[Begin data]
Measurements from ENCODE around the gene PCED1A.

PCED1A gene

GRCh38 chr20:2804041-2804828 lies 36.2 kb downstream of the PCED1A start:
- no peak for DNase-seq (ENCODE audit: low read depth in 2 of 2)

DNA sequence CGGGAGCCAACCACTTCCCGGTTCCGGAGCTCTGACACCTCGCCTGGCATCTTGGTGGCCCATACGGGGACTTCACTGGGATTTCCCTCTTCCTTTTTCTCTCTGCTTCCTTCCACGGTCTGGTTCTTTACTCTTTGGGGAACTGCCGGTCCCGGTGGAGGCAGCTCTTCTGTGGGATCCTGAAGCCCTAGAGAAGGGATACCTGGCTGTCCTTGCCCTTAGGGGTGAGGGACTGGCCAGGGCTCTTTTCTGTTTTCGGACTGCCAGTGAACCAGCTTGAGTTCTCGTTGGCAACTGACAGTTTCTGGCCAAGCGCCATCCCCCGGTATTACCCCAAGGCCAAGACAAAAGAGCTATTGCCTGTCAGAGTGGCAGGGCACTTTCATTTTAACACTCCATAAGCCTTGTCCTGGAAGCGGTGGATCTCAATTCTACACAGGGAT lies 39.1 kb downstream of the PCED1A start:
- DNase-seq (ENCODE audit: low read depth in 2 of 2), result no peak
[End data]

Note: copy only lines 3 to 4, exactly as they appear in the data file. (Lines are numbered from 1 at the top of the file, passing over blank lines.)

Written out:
GRCh38 chr20:2804041-2804828 lies 36.2 kb downstream of the PCED1A start:
- no peak for DNase-seq (ENCODE audit: low read depth in 2 of 2)